AS Zimbabwe’s electioneering ahead of next week’s general election enters the last stretch of what looks like a close race, political parties are increasingly stepping up their nationwide scramble for votes to win the crucial poll.
The election will be mainly fought between the country’s major parties, the ruling Zanu PF and opposition Movement for Democratic Change (MDC). While the ruling party controls the forces of coercion, the MDC has an edge in terms of popular will.
Other small parties and independent candidates — who are trying to coalesce into a Third Way — are by and large inconsequential, except perhaps in symbolic terms.
Although Zanu PF and the MDC on paper stand an equal chance of grabbing a hard-won majority in parliament, the reality on the ground clearly favours the ruling party, which appears determined to win by fair means or foul despite its incoherent campaign.
Zanu PF has all the advantages any party can wish for: a skewed playing field tilted in its favour; flawed electoral system that allows it to control the electoral bodies; a poisoned political climate in which fear rules the roost; a solid national structure; vast experience in politics and the theft of votes; and huge state resources at its command.
But its problems are equally numerous. The most debilitating one is that the party is approaching a crucial election for the first time since 1980 deeply divided. The cleavages in Zanu PF are gaping and many.
The party’s policies are seen as unworkable and in some cases irrelevant. Zanu PF also appears clueless when it comes to looking for solutions and running a modern economy.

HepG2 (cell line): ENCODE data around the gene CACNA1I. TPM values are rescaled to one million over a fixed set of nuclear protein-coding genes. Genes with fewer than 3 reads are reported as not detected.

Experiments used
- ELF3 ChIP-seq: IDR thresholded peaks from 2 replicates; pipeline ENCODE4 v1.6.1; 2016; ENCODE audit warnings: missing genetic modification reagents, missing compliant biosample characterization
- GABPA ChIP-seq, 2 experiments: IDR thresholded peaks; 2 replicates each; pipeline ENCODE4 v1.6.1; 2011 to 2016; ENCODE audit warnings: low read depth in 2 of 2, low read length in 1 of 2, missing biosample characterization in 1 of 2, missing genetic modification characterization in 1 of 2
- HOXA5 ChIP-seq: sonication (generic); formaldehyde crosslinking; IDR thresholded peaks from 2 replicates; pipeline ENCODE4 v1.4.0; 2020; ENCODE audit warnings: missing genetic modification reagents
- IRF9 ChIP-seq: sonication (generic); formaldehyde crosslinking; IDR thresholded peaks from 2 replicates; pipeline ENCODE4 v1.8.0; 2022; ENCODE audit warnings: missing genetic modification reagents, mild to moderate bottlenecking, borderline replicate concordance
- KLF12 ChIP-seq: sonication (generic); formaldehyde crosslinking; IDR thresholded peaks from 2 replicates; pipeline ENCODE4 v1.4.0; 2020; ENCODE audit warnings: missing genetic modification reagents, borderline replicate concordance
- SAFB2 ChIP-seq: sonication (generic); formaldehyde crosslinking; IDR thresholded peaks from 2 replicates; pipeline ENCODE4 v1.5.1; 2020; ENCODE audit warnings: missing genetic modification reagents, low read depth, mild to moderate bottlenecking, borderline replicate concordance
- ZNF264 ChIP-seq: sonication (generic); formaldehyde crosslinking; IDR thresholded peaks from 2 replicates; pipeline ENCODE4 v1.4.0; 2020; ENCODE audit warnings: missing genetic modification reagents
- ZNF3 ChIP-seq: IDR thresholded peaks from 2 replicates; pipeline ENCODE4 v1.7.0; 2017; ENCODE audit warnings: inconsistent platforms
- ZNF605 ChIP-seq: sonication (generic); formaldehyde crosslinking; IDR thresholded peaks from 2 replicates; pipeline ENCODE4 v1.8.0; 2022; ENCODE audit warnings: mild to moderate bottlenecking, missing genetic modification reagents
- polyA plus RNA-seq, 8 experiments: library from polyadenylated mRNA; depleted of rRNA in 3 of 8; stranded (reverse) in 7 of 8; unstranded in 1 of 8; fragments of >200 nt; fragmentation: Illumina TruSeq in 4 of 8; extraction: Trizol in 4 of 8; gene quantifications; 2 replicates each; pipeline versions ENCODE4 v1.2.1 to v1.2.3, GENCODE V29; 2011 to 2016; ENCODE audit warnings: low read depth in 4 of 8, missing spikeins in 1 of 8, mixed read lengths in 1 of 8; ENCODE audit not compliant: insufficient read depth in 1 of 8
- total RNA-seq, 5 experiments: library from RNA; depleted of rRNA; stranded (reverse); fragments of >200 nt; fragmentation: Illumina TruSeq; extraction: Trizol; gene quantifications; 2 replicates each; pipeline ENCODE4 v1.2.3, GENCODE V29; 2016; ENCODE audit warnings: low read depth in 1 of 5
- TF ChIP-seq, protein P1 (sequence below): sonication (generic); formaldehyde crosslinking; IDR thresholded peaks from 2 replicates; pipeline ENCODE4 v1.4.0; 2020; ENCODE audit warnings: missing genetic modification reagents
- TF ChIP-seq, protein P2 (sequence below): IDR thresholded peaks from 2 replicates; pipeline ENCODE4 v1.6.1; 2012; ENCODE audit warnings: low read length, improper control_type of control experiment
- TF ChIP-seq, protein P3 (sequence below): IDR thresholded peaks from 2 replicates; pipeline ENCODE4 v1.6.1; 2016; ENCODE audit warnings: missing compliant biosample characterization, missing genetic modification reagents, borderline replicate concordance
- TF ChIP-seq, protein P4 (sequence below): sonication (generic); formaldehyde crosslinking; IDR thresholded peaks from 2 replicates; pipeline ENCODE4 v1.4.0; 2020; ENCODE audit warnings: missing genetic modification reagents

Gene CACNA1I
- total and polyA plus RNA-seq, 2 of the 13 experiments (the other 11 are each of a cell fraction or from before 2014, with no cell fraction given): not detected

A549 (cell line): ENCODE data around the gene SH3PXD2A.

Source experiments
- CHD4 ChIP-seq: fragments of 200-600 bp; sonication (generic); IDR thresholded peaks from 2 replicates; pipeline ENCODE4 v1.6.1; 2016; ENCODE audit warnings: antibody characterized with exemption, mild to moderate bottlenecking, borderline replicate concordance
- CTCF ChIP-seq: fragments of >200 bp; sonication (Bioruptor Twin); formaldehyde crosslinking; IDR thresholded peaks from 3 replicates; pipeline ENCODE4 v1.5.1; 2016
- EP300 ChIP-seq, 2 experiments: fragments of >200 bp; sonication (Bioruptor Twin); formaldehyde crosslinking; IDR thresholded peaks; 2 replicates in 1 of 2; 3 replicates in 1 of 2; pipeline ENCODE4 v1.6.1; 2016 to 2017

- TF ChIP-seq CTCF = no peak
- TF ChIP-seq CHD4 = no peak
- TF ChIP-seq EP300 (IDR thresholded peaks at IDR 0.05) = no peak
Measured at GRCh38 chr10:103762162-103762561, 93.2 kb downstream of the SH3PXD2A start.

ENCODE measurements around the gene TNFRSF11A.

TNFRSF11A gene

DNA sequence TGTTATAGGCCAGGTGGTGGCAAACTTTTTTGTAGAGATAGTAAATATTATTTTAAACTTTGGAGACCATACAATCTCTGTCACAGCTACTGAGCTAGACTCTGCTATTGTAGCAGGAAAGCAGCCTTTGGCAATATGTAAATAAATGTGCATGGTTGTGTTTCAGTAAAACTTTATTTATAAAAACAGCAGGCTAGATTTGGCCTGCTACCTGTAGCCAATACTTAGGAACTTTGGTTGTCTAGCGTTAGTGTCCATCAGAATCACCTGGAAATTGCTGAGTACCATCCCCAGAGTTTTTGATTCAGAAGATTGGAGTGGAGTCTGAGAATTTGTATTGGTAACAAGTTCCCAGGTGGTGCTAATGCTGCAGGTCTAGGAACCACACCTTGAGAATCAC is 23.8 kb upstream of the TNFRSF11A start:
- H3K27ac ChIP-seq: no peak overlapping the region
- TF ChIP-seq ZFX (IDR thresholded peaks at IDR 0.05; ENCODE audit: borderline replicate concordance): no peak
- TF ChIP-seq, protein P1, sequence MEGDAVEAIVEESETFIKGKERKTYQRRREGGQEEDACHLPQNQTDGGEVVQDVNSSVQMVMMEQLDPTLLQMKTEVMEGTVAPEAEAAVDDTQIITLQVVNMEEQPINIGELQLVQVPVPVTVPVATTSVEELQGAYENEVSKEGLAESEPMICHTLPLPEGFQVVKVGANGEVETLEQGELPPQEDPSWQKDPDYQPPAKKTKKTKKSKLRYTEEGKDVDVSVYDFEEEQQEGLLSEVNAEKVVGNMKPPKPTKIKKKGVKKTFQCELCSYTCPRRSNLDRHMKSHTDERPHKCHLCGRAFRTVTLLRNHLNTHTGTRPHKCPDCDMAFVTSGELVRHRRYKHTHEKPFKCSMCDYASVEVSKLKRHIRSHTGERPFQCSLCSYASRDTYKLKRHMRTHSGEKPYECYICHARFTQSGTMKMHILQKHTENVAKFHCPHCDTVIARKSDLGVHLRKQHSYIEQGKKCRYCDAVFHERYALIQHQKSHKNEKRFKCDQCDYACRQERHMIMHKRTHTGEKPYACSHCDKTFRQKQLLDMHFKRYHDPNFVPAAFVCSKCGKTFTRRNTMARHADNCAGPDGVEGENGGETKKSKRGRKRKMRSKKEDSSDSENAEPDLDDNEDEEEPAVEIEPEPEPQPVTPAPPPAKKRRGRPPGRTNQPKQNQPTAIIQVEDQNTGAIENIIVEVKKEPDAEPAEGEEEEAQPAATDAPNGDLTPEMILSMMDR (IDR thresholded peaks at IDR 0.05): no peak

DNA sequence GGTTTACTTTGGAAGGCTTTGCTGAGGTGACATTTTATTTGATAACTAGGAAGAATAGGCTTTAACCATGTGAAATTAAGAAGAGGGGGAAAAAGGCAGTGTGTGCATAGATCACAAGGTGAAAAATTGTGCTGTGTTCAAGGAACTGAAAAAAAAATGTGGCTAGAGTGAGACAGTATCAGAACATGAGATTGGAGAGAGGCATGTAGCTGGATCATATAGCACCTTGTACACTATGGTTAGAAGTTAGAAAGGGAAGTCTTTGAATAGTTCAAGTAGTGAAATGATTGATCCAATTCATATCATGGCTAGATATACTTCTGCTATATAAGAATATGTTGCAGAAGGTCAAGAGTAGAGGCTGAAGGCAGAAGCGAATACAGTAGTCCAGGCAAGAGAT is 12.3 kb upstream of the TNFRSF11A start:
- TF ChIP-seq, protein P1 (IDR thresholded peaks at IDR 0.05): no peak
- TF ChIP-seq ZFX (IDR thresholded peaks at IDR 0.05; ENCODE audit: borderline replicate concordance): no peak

The party acts as if it is caught in a dangerous time warp and thus lacks capacity and vision to move the country forward. It is clearly suffering from the malaise of a liberation movement that failed to renew itself.
The MDC has an outside chance of pulling a shock victory, but the practicalities of the electoral process diminish its prospects.
The opposition’s main advantages include that fact that the political tide sweeping across the country is in its favour. There can never be any doubt that popular disenchantment has deepened beyond Zanu PF’s ability to contain it. The current state of the economy and the plethora of socio-economic problems make Zanu PF’s case untenable. Which explains the desperate tone of its propaganda.
Zimbabwe’s real gross domestic product (GDP) has shrunk by a cumulative 30% in the past five years. Zimbabwe became the fastest contracting economy in the world. Its inflation, which peaked at 622% in January last year, was the highest in the world, according to jailed Finance minister Chris Kuruneri.
The budget deficit in 2003 reached historic proportions at 24% of GDP, the total value of output actually produced in the whole economy over a particular period of time, usually a year.
National savings were decimated, drastically reducing chances of local investment. Other economic fundamentals were dislocated. The fiscal and monetary policies were divergent and inevitably created financial chaos.
Agriculture — the economy’s mainstay — was devastated through a chaotic policy of land seizures which began in 2000. Resultant acute food shortages necessitated massive food imports and donor assistance.
Wholesale company closures also became the norm rather than an exception.
The economy’s dramatic decline fuelled unemployment, grinding poverty, shortages of basic commodities and food, severe lack of foreign currency and imported essentials like fuel and electricity.
In brief, Zimbabwe’s social and economic conditions deteriorated, mainly reflecting damaging economic policies and structural changes that badly weakened the economic base.
In particular, the disorderly land reform programme contributed to a sharp reduction in agricultural production.